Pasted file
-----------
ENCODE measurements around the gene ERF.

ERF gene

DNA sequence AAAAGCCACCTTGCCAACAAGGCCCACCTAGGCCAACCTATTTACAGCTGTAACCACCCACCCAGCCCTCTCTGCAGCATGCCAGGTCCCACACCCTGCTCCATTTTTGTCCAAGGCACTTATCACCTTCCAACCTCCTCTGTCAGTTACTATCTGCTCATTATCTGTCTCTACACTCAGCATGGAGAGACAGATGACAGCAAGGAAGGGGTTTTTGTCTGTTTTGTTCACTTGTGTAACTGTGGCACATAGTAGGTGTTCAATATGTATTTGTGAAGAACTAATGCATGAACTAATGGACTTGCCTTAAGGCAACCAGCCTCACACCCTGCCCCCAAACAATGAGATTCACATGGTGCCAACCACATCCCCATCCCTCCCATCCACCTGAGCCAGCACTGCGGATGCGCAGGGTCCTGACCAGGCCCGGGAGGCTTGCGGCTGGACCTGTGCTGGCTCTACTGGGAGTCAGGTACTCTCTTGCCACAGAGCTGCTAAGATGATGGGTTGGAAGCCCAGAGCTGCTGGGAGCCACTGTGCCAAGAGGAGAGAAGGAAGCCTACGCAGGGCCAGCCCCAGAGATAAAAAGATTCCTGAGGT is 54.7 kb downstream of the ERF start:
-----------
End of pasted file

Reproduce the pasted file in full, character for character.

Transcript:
ENCODE measurements around the gene ERF.

ERF gene

DNA sequence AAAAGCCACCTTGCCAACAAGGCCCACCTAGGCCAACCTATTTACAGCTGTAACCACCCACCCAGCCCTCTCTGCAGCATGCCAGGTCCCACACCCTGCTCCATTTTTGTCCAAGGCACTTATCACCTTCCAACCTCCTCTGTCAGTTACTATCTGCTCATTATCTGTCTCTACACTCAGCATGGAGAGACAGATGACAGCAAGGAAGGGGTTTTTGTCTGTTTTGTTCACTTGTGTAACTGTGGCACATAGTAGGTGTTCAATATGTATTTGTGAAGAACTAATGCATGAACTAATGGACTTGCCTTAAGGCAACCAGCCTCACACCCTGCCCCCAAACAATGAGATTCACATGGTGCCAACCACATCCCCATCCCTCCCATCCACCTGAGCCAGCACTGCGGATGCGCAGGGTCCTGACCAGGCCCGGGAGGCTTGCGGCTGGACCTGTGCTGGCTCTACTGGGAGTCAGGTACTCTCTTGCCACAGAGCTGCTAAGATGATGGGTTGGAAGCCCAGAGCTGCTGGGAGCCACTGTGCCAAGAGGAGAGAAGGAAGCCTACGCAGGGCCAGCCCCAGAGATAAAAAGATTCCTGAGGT is 54.7 kb downstream of the ERF start: